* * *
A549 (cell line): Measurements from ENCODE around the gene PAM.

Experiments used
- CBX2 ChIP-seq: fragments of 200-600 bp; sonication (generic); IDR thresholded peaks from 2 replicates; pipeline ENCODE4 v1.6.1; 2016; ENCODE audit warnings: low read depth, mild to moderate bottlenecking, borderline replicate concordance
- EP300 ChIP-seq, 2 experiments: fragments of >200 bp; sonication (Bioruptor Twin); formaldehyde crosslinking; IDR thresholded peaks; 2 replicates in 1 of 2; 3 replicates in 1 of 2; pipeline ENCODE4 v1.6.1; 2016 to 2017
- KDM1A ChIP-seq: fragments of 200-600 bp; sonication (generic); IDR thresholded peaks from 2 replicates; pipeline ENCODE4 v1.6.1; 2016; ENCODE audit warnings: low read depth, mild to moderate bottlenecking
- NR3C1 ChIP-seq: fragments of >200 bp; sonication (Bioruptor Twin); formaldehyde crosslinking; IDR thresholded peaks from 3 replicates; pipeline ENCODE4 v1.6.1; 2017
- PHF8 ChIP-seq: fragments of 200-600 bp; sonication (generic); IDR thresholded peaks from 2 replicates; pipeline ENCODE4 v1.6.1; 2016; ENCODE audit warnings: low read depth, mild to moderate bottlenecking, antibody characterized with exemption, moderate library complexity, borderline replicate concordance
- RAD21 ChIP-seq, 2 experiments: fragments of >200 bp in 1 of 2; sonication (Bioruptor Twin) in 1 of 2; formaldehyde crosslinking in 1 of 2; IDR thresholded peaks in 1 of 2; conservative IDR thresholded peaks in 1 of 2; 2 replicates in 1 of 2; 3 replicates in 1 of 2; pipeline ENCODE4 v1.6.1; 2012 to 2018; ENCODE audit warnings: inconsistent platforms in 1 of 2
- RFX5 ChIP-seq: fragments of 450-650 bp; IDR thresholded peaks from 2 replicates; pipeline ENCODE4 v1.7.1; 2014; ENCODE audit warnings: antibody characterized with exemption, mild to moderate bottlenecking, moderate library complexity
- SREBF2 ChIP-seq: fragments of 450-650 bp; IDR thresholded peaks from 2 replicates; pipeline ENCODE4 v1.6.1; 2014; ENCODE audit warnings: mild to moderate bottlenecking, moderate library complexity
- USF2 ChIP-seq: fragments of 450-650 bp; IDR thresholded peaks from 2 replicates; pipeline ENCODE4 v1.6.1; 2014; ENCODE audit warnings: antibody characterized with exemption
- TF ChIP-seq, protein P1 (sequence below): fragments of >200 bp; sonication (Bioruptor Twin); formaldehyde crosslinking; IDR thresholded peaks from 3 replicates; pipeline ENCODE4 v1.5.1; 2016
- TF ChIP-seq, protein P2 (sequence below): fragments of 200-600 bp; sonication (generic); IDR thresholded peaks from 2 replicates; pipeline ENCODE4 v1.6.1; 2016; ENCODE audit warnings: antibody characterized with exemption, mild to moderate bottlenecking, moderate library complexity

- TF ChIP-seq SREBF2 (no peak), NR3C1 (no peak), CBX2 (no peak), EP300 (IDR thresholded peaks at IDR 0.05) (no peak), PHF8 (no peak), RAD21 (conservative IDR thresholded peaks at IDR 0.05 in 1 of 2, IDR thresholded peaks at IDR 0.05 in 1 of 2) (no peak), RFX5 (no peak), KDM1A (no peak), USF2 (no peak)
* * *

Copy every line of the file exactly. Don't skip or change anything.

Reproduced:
A549 (cell line): Measurements from ENCODE around the gene PAM.

Experiments used
- CBX2 ChIP-seq: fragments of 200-600 bp; sonication (generic); IDR thresholded peaks from 2 replicates; pipeline ENCODE4 v1.6.1; 2016; ENCODE audit warnings: low read depth, mild to moderate bottlenecking, borderline replicate concordance
- EP300 ChIP-seq, 2 experiments: fragments of >200 bp; sonication (Bioruptor Twin); formaldehyde crosslinking; IDR thresholded peaks; 2 replicates in 1 of 2; 3 replicates in 1 of 2; pipeline ENCODE4 v1.6.1; 2016 to 2017
- KDM1A ChIP-seq: fragments of 200-600 bp; sonication (generic); IDR thresholded peaks from 2 replicates; pipeline ENCODE4 v1.6.1; 2016; ENCODE audit warnings: low read depth, mild to moderate bottlenecking
- NR3C1 ChIP-seq: fragments of >200 bp; sonication (Bioruptor Twin); formaldehyde crosslinking; IDR thresholded peaks from 3 replicates; pipeline ENCODE4 v1.6.1; 2017
- PHF8 ChIP-seq: fragments of 200-600 bp; sonication (generic); IDR thresholded peaks from 2 replicates; pipeline ENCODE4 v1.6.1; 2016; ENCODE audit warnings: low read depth, mild to moderate bottlenecking, antibody characterized with exemption, moderate library complexity, borderline replicate concordance
- RAD21 ChIP-seq, 2 experiments: fragments of >200 bp in 1 of 2; sonication (Bioruptor Twin) in 1 of 2; formaldehyde crosslinking in 1 of 2; IDR thresholded peaks in 1 of 2; conservative IDR thresholded peaks in 1 of 2; 2 replicates in 1 of 2; 3 replicates in 1 of 2; pipeline ENCODE4 v1.6.1; 2012 to 2018; ENCODE audit warnings: inconsistent platforms in 1 of 2
- RFX5 ChIP-seq: fragments of 450-650 bp; IDR thresholded peaks from 2 replicates; pipeline ENCODE4 v1.7.1; 2014; ENCODE audit warnings: antibody characterized with exemption, mild to moderate bottlenecking, moderate library complexity
- SREBF2 ChIP-seq: fragments of 450-650 bp; IDR thresholded peaks from 2 replicates; pipeline ENCODE4 v1.6.1; 2014; ENCODE audit warnings: mild to moderate bottlenecking, moderate library complexity
- USF2 ChIP-seq: fragments of 450-650 bp; IDR thresholded peaks from 2 replicates; pipeline ENCODE4 v1.6.1; 2014; ENCODE audit warnings: antibody characterized with exemption
- TF ChIP-seq, protein P1 (sequence below): fragments of >200 bp; sonication (Bioruptor Twin); formaldehyde crosslinking; IDR thresholded peaks from 3 replicates; pipeline ENCODE4 v1.5.1; 2016
- TF ChIP-seq, protein P2 (sequence below): fragments of 200-600 bp; sonication (generic); IDR thresholded peaks from 2 replicates; pipeline ENCODE4 v1.6.1; 2016; ENCODE audit warnings: antibody characterized with exemption, mild to moderate bottlenecking, moderate library complexity

- TF ChIP-seq SREBF2 (no peak), NR3C1 (no peak), CBX2 (no peak), EP300 (IDR thresholded peaks at IDR 0.05) (no peak), PHF8 (no peak), RAD21 (conservative IDR thresholded peaks at IDR 0.05 in 1 of 2, IDR thresholded peaks at IDR 0.05 in 1 of 2) (no peak), RFX5 (no peak), KDM1A (no peak), USF2 (no peak)